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California’s Food Service Industry Workers have suffered tremendously in 2020. In addition to the passing of Prop 22 and other attacks on worker-protections, over one million restaurant workers have now lost their jobs due to COVID-19. One Fair Wage is launching a statewide worker-owned cooperative food hub with delivery that offers equitable employment opportunities, including better wages and working conditions, with the explicit mission of centering worker voices and uniting food service workers throughout CA.
Connect with the California Service Workers' Cooperative:  Website  |   Facebook  |   Twitter  |   Instagram

Carina

(Washington, Connecticut, Illinois, Massachusetts, California)

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Family Child Care Providers (FCCPs) are in almost every neighborhood in the country. They are state-licensed small businesses operating out of homes and largely run by women of color. Through offering culturally and linguistically diverse care, availability on weekends and evenings, and accepting vouchers and subsidies, FCCPs are the most affordable and flexible source of licensed care. Yet, if you have ever tried to find a child care provider, you've likely discovered that existing digital resources fall short. This deficit also affects FCCPs trying to market themselves and maintain full enrollment. In partnership with FCCP unions, Carina has created and launched a secure, scalable, accessible, and accountable child care matching platform. It is currently live in five states and already has over 2,000 participating FCCPs.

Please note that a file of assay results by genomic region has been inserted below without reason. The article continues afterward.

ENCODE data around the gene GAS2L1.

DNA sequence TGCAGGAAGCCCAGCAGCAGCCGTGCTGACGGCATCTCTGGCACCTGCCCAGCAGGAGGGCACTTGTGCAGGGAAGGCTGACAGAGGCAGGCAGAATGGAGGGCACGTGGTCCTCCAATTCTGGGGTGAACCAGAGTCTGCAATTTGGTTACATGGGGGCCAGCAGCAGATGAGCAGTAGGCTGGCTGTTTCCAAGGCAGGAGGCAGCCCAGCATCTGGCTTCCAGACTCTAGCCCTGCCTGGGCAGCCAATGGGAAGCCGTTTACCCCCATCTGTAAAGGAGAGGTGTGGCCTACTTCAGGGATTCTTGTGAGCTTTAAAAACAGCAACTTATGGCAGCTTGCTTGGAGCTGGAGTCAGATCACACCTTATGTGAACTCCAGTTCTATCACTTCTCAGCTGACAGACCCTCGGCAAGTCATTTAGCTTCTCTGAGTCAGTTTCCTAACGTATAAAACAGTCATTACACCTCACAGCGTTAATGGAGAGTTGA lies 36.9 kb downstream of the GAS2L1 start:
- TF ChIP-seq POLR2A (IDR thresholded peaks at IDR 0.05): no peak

Connect with Carina:   Website  |   Facebook   |   LinkedIn

Centro Community Partners

(California)

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Minority-owned small businesses and minority workers have been disproportionately affected by COVID-19, making them the most vulnerable to the financial impacts of this pandemic. As they try to come back, the limited access to technical assistance services and credit is a further compounding factor hurting their small businesses and hindering economic mobility. Using its Centro App as a solution, Centro Community Partners is creating a virtual entrepreneurial ecosystem, connecting entrepreneurs with local business resources, and using its technology to strengthen the small business service capacities within other non-profits. Centro’s goal is to empower minority entrepreneurs in underserved communities to be stronger, healthier, and more financially resilient.